Senate Majority Leader Charles Schumer, DN.Y., holds a news conference after the senate luncheon at the U.S. Capitol on Tuesday, May 2, 2023.
Tom Williams | Cq-roll Call, Inc. | Getty Images
WASHINGTON — The Senate late Thursday passed a House-approved bill to raise the debt ceiling and limit government spending for two years, sending the legislation to President Joe Biden’s desk.
He is expected to sign it on Friday and address the country at 7 pm ET, just three days before the US risks its first sovereign debt default.
“No one gets everything they want in a negotiation, but make no mistake: This bipartisan agreement is a huge win for our economy and the American people,” Biden said in a statement after the vote.
Stock futures rose slightly on Thursday night as the US avoided potential economic turmoil.
The compromise debt ceiling bill passed the Senate by a 63-36 margin, enough support from Democrats and Republicans to overcome the chamber’s 60-vote threshold to avoid a filibuster.
But the destruction of the party was uneven. The majority of Senate Republicans, 31 senators, voted against the debt ceiling bill, while only 17 GOP senators supported it. On the left, only four Democrats and Vermont independent Sen. Bernie Sanders voted to kill the bill, while the other 46 members of the Democratic caucus voted for it.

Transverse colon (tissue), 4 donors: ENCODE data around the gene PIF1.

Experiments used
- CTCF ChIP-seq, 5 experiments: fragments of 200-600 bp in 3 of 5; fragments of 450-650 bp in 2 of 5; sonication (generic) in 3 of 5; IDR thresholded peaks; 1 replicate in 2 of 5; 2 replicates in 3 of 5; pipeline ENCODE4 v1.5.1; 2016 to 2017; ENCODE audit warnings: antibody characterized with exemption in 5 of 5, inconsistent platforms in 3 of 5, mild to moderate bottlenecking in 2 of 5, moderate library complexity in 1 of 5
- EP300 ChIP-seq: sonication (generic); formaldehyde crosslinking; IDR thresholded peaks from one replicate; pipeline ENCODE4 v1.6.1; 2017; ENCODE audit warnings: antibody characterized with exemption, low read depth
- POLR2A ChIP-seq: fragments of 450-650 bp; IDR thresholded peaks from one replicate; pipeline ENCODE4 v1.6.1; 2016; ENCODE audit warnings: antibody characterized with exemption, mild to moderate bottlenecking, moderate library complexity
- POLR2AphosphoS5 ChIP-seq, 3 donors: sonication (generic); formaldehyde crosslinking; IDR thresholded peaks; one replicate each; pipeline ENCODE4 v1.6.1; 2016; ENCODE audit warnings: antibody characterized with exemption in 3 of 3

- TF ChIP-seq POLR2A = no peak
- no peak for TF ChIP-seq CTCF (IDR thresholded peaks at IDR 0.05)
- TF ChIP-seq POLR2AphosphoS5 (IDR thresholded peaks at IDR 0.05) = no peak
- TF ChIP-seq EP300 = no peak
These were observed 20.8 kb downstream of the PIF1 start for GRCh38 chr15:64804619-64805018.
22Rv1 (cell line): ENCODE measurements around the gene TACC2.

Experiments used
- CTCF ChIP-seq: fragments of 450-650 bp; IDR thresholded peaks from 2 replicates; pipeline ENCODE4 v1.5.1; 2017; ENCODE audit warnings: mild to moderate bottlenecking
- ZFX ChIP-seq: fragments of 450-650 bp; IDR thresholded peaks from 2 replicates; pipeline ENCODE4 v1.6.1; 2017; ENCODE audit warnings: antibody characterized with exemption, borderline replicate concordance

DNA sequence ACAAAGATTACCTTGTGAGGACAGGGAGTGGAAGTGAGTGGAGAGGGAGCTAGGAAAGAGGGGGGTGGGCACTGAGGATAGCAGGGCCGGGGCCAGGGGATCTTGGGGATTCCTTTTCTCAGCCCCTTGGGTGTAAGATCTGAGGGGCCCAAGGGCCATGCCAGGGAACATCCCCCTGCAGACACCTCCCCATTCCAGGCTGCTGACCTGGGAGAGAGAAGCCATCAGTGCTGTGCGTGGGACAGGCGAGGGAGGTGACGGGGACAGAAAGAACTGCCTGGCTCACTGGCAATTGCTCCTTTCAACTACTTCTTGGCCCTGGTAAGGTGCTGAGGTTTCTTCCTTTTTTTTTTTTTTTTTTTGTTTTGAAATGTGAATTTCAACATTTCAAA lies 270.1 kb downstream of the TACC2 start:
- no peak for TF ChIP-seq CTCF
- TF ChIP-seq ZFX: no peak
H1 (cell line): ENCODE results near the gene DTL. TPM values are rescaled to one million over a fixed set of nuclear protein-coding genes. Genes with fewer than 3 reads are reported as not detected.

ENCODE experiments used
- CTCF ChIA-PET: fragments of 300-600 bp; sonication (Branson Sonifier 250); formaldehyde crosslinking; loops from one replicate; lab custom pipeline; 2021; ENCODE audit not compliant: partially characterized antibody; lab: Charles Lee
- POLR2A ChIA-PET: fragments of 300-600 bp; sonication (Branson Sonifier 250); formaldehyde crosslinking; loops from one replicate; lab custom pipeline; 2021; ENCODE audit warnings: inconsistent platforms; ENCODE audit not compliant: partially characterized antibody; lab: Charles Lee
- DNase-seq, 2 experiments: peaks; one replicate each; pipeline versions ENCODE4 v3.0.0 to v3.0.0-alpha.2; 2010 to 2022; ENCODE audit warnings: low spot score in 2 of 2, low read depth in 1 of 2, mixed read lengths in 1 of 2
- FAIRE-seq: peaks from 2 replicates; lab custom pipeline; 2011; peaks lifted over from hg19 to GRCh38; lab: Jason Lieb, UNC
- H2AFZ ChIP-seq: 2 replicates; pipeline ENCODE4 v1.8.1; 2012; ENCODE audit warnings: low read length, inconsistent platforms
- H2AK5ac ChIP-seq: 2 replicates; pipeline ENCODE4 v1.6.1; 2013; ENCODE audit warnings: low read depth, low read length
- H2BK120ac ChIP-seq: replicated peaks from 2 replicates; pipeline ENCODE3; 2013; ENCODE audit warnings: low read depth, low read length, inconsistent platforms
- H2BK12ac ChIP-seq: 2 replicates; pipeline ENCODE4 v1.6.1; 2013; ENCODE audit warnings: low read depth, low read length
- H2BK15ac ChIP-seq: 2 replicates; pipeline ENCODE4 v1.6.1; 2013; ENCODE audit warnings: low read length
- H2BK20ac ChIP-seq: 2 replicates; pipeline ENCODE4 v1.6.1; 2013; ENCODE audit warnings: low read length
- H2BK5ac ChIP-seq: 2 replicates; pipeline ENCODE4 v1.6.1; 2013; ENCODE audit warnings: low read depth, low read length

The vote was the final chapter in a remarkable day of deal-making and quick voting in the Senate, a body that typically takes days, not hours, to debate and amend House proposals.
On Thursday night, the chamber voted on 11 proposed amendments to Fiscal Responsibility Act passed by the House, before finally passing the bill itself. In exchange for agreeing to put their amendments up for a vote, some senators with serious objections to parts of the bill agreed not to delay the legislation with procedural hold ups.
The driving force behind the turbo votes is simple: The Treasury Department’s June 5 deadline for raising or suspending the debt ceiling is four days away.
Secretary Janet Yellen believes the government is unlikely to meet its debt obligation after Monday, unless Congress votes to raise the debt limit.
Following the Senate vote, Yellen praised the legislation, saying it “protects the full faith and credit of the United States and preserves our financial leadership, which is essential to our economic growth and stability.”
Investors and market analysts watched the month-long debt ceiling drama play out with increasing apprehension, as the clock ticked down to the final weeks before a potential US debt default, with no deal still in place.
In a statement after Thursday’s vote, Moody’s said the resolution of the debt ceiling crisis was in line with its expectations, and indicated it was not considering a downgrade of the US debt.
“The stable outlook on the US’s Aaa sovereign credit rating reflects expectations,” said William Foster, senior vice president at Moody’s Investors Service.